sponsorship dollars are very important, but what about the
purses at NHRA? How important is prize money to a team like
Skuza: It could be extremely
important, but as it sits, it isn’t. Right now, if
you do the math there’s just no way you could survive
on prize money. But it’s not just NHRA; if you look
at motorsports across the board I’m not sure there’s
any where you could get by on prize money alone. It’s
almost always been dependent on corporate sponsors. You see
on the Internet message boards all the time, people saying, ‘Wow,
look what 40th got in Cup!’ and ‘Why can’t
drag racing be like that?’ But that racing is x amount
of times more expensive to do and I’m telling you,
if you put a pencil to it, it’s not all that different
in terms of proportion.
But if you look at the way our sport has escalated over
the last 10 or 20 years, I’ve got to agree with the
general consensus that the prize money hasn’t grown
with it. I mean, how about this? The prize money hasn’t
even covered the cost-of-living increases, let alone the
leaps and bounds the sport has taken. I understand their
[NHRA’s] standpoint in they’re trying to grow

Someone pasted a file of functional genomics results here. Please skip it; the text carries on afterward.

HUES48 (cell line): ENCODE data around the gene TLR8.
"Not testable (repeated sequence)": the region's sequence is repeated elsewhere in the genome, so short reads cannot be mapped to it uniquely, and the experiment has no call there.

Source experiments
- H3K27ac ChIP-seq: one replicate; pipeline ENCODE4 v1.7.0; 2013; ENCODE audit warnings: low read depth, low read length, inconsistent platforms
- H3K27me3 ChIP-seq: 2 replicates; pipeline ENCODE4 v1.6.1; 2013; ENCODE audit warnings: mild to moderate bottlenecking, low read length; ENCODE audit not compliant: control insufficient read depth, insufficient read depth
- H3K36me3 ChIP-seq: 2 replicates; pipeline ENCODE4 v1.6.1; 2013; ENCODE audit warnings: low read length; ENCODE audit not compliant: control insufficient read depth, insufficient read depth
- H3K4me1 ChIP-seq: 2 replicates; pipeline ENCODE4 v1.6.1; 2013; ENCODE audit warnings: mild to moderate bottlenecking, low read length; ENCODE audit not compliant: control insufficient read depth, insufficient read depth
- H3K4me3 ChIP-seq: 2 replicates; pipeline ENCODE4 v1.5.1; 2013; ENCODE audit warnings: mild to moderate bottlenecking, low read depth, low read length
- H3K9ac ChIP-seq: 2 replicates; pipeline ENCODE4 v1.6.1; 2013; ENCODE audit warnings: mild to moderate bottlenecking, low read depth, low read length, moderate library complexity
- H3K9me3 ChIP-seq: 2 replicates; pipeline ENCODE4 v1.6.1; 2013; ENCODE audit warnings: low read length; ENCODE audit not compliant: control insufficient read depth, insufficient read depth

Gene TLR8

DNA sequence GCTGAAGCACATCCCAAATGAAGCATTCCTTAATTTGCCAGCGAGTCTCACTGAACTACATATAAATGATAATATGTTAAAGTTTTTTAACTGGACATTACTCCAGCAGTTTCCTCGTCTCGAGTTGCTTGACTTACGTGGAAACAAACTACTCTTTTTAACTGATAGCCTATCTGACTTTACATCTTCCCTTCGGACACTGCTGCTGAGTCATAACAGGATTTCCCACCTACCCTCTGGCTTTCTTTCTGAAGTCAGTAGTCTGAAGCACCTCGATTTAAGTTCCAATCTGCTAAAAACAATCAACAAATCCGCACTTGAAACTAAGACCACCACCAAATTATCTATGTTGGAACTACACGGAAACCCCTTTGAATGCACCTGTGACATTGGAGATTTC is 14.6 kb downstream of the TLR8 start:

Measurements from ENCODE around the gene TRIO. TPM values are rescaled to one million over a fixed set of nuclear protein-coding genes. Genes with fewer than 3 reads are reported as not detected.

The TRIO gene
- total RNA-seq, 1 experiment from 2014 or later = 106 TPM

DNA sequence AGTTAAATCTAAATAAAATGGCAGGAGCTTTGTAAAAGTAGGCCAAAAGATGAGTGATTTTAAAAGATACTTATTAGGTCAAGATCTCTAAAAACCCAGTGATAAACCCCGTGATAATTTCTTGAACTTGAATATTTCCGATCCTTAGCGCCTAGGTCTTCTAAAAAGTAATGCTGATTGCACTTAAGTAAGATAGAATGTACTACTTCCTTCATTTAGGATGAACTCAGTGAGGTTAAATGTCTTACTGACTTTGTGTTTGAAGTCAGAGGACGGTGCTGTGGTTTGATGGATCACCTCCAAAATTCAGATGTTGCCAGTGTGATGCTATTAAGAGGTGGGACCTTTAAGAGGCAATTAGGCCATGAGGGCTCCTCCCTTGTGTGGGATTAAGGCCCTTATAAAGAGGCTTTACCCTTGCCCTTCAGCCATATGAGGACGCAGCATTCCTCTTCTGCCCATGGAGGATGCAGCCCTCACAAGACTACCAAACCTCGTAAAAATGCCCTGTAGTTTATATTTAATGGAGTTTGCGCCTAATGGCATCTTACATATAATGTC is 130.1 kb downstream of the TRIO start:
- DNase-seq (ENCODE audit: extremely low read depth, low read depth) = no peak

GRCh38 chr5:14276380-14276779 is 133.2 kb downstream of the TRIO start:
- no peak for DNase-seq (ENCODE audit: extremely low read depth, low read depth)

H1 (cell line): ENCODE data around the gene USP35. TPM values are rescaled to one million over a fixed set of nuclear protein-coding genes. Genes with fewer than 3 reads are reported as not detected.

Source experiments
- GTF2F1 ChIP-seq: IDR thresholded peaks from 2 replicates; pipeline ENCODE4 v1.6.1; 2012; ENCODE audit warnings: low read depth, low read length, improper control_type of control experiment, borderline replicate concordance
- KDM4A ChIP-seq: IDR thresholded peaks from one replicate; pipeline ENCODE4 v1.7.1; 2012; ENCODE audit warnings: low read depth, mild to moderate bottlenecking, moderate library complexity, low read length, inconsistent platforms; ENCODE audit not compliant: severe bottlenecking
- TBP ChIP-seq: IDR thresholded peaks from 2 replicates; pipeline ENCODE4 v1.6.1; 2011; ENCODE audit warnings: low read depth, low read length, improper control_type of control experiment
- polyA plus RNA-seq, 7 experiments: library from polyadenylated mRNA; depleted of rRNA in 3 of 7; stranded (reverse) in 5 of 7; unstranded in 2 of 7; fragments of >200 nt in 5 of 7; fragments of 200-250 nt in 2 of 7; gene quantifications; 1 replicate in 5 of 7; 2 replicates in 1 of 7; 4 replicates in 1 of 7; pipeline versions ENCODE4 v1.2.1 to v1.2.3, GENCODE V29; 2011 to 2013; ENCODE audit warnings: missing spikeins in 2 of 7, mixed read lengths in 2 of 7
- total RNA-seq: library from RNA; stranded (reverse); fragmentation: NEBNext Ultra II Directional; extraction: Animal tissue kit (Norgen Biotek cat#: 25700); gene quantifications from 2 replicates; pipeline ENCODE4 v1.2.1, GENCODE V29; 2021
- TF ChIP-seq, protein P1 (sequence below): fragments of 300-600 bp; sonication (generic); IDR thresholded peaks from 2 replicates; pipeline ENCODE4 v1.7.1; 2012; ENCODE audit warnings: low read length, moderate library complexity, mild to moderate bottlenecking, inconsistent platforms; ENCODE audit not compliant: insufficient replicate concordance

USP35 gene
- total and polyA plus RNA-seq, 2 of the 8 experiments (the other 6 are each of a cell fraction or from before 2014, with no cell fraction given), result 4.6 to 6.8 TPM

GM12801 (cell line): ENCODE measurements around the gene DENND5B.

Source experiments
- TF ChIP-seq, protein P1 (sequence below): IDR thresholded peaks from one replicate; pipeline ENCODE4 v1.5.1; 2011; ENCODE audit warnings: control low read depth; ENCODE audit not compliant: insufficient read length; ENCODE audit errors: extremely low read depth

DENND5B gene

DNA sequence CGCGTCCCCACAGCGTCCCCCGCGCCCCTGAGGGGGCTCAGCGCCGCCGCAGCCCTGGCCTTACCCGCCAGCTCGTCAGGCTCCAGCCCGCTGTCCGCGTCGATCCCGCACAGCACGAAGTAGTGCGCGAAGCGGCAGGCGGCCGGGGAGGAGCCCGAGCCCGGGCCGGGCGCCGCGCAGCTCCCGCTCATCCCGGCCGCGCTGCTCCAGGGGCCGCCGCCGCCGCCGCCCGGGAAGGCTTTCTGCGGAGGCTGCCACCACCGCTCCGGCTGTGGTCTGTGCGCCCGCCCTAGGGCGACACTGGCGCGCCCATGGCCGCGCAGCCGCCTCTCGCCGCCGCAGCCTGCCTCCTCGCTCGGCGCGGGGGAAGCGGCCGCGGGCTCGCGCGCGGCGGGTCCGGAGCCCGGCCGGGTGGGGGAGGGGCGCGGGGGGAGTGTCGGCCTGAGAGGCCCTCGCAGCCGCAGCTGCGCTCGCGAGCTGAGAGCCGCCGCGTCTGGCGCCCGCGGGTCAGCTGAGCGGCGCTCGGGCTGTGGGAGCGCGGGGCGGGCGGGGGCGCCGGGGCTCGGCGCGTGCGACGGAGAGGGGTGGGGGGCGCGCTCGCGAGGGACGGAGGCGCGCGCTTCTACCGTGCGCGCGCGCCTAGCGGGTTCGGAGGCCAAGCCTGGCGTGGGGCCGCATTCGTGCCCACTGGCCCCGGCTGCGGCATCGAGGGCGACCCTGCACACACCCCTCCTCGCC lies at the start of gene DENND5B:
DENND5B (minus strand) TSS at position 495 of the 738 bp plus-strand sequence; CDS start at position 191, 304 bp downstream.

the sport, but there is no sport without cars, and boy, with
the way the economy is right now it sure would be nice to
have a good increase [in prize money].
about next season then, is it realistic for us to expect
you out there?
Skuza: Yeah, it is. We’re
very close with a number of companies, and to be honest,
I thought we would’ve had something by July or August.
The companies that I’ve been talking to happen to be
finalizing their budgets extremely late, which is fine, but
it usually takes months to get things ready.
We’re in a good position, though, because we’re
turn-key ready. If we went to contract today, I could be
ready to race next weekend. That’s how quickly we can
react. No, we won’t be spit-shine polished, but we
can be there and we’d probably qualify the car. I firmly
believe that. So, we’re poised and ready to go. I just
wish we could get something finalized so I could sleep a
you’re ready to go at a moment’s notice, who
would be calling the shots on your tune-up?
Skuza: Brian Corradi. Right
now he’s been kind of working part-time with Jim Dunn.
He goes to all the races and advises Jim and oversees the
crew there. It works out good for both of us because it keeps
him on our payroll and Jim helps out so we each get a good
deal on the value of Brian Corradi himself. Plus it keeps
Brian actively involved with what’s going on at the
track and keeps him ready to go.
you looking forward to the 2005 season?
Skuza: I’m looking
forward to getting back out there, but what I really want
to put across is that I want to get back out there the
right way. I don’t think I ever want to race again
like we did in 2003, even though we did enjoy some success.
Trying to do it on a shoestring is a big, stressful deal
and not the way we want to race and not the way we want
to present ourselves.
With a plain, black paint scheme
in 2003, Skuza managed to make a good showing , but it
was always apparent that he needed more corporate aid
to keep up with the front runners in the class. (Ian